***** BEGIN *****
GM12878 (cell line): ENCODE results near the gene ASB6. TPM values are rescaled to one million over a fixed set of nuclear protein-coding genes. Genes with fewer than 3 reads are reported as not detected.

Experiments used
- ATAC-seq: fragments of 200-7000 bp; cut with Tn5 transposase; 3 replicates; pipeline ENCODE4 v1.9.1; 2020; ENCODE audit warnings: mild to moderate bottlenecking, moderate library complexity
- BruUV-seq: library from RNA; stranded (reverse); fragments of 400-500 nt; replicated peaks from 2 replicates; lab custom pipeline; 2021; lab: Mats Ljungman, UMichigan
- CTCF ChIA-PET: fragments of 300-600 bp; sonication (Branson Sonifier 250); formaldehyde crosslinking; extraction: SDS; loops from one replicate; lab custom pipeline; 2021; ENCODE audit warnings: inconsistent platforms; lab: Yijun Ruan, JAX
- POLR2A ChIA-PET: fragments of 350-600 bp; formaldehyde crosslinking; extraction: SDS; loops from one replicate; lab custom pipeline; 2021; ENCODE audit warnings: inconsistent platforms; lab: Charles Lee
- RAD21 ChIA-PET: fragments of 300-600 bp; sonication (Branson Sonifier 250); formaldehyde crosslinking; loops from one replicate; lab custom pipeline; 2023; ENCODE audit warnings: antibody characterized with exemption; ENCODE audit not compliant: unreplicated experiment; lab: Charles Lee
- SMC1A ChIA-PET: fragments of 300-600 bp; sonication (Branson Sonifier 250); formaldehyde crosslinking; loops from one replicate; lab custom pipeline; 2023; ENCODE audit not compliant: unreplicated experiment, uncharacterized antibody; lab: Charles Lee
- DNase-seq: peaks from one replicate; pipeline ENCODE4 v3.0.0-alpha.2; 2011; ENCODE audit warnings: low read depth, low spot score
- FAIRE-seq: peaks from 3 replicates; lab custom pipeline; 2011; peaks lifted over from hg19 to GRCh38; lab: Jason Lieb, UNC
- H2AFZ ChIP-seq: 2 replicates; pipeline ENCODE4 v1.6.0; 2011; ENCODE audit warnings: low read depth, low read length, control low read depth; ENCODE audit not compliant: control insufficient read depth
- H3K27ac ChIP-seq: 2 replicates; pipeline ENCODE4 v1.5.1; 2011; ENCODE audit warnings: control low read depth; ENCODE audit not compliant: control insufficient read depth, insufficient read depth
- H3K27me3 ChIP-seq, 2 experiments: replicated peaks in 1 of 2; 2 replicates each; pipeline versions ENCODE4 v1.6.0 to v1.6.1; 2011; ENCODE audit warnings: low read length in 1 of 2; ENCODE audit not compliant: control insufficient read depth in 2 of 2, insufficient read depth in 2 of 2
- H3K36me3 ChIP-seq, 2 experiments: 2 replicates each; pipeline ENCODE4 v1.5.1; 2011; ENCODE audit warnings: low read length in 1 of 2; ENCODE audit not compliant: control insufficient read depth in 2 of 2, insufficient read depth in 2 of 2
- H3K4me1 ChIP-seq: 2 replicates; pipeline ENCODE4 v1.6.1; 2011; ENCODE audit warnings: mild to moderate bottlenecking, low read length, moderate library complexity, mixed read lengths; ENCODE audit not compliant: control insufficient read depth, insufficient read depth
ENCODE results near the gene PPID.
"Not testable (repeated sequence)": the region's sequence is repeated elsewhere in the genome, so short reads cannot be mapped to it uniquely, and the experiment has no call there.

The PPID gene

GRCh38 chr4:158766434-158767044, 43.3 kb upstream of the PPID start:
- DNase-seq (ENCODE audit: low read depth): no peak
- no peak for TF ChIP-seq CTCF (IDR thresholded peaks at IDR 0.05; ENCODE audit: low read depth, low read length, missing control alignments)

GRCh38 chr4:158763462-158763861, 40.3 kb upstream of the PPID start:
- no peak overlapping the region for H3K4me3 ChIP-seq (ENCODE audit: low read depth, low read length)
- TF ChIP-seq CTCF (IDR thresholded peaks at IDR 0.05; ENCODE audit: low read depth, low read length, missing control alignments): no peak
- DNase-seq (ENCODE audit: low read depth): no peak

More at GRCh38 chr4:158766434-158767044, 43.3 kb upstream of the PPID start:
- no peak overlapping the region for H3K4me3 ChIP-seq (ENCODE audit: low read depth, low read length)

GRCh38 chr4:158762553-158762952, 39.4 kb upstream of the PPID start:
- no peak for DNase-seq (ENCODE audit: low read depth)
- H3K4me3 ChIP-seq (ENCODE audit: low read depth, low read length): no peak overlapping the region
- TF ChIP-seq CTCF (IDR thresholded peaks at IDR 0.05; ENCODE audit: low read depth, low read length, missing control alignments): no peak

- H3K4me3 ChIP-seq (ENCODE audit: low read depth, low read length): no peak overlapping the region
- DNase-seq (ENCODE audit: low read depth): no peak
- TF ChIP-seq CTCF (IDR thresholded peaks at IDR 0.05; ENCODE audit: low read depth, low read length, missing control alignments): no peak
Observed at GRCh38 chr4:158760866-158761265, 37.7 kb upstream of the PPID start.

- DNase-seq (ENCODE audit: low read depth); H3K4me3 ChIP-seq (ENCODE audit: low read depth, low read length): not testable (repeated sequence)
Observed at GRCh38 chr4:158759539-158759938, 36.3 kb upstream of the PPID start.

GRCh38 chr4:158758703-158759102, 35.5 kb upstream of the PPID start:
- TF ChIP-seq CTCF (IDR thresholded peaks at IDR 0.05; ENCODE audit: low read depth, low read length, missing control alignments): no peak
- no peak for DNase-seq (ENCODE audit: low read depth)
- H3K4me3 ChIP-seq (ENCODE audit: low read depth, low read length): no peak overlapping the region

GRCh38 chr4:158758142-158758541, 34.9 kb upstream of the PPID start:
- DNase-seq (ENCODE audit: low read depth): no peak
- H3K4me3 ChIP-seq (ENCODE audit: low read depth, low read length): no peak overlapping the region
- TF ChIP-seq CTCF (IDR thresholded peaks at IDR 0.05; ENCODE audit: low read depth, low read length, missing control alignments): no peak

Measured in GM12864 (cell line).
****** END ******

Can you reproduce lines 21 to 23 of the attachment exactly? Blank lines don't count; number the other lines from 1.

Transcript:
- no peak for TF ChIP-seq CTCF (IDR thresholded peaks at IDR 0.05; ENCODE audit: low read depth, low read length, missing control alignments)

GRCh38 chr4:158763462-158763861, 40.3 kb upstream of the PPID start:
- no peak overlapping the region for H3K4me3 ChIP-seq (ENCODE audit: low read depth, low read length)